Golden Globes: HFPA Vetoes Rooney Mara, Alicia Vikander Supporting Submissions

Also: Despite reports, the jury is still out on 'Joy' placement.

Golden Globes Call Rooney Mara, Alicia
Courtesy of The Weinstein Company/Focus Features

After The Weinstein Co. and Focus Features, rather controversially to some, decided on supporting actress campaigns for Rooney Mara and Alicia Vikander in “Carol” and “The Danish Girl,” respectively, the Hollywood Foreign Press Assn. has called foul.

I’m told the international press group, which puts on the annual Golden Globe Awards, has vetoed the studio’s submissions. Both performances will compete in the lead actress – drama category.

There was news elsewhere as well. Variety originally reported last month that Fox was considering a comedy submission for Ridley Scott’s “The Martian.” They went ahead with that, the HFPA voted on it and agreed, and now the film will compete alongside others like “The Big Short,” “Trainwreck” and “Spy.”

The team behind David O. Russell’s “Joy” also submitted in comedy, perhaps sensing a lack of major Oscar firepower in the category. But while the L.A. Times reported that the HFPA acquiesced, the group actually hasn’t even seen the film yet. After “Joy” finally screens for them on Nov. 29, it could suffer a fate similar to “Trumbo,” which was sent to the drama category after it was submitted in comedy.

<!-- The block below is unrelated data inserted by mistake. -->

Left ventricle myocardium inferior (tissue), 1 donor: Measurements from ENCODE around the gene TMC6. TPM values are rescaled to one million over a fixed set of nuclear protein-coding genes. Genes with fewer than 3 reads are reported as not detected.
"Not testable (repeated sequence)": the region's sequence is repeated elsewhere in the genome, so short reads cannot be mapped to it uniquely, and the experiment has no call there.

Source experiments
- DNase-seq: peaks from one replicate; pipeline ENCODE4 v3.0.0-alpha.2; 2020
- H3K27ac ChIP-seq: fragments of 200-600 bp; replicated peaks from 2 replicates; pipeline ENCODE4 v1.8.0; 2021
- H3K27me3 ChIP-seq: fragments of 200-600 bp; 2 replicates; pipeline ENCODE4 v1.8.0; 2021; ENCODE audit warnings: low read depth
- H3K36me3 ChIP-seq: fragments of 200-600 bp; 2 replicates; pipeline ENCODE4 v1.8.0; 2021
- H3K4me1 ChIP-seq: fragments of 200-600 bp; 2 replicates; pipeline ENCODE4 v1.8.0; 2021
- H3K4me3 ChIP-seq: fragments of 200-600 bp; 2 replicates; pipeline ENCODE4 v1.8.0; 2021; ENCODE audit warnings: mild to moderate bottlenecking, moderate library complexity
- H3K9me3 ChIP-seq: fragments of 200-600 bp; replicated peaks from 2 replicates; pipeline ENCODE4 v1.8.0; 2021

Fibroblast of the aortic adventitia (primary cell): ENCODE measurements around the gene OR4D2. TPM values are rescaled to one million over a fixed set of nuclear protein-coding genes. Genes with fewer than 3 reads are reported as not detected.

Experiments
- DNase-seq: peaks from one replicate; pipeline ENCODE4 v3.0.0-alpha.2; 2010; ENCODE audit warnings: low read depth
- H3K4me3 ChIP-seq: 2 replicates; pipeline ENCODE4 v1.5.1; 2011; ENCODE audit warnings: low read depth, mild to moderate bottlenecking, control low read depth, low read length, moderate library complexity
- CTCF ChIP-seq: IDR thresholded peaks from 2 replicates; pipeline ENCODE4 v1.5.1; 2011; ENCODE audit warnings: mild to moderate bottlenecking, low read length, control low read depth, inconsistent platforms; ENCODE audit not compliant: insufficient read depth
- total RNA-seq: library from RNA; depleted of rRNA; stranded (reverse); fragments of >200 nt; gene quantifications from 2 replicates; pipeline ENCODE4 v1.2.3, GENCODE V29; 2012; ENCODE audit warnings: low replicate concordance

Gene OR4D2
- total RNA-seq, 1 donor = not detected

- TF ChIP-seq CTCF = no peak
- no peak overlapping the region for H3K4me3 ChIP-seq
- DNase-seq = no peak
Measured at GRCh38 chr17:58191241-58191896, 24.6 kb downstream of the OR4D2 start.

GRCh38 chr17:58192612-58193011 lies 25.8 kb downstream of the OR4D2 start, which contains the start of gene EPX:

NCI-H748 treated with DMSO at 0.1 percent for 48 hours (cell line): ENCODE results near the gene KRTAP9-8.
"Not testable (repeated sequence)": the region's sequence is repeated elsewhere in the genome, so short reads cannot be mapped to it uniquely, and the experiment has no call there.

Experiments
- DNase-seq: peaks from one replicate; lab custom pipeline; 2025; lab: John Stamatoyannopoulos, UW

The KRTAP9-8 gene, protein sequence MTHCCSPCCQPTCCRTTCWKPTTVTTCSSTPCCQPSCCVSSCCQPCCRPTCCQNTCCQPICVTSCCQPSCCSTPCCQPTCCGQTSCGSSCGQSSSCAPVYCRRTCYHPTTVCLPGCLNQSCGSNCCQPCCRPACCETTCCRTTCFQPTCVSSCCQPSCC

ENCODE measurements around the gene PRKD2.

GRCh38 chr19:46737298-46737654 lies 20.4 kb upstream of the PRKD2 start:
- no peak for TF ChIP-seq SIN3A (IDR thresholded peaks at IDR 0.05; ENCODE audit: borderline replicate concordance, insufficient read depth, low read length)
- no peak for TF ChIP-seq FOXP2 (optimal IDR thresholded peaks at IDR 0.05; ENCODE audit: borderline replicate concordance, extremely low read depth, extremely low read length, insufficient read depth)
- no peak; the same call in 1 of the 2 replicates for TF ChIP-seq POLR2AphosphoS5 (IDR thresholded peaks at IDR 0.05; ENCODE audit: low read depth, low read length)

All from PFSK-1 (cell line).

Meanwhile, after A24 and Sony initially flirted with the idea of comedy submissions for “The End of the Tour” and “The Walk,” respectively, they opted for drama in the end. And in the former, Jason Segel has been designated a lead by the group.

Why does all this matter? As much as the Golden Globes are dismissed as irrelevant in the Oscar race (and in many ways, they are), what they are unequivocally is a marketing opportunity in mid-January just ahead of the Oscar nominations announcement. Representation on the nationally-televised show can be helpful at a key time.

As for the Mara and Vikander campaigns, it’s not too late to change gears if Weinstein and Focus want to. The danger is confusion leading to votes being divided between the categories, allowing for other contenders to slide through. And there is precedent for altering a campaign’s course after ads have gone out. New Line originally pushed Ian McKellen up for lead in “The Lord of the Rings: The Fellowship of the Ring” before switching to supporting, where he was ultimately nominated, for instance.

Will the HFPA force anyone’s hand here or will the campaigns stay the course? It’s crunch time for the decision makers, that’s for sure.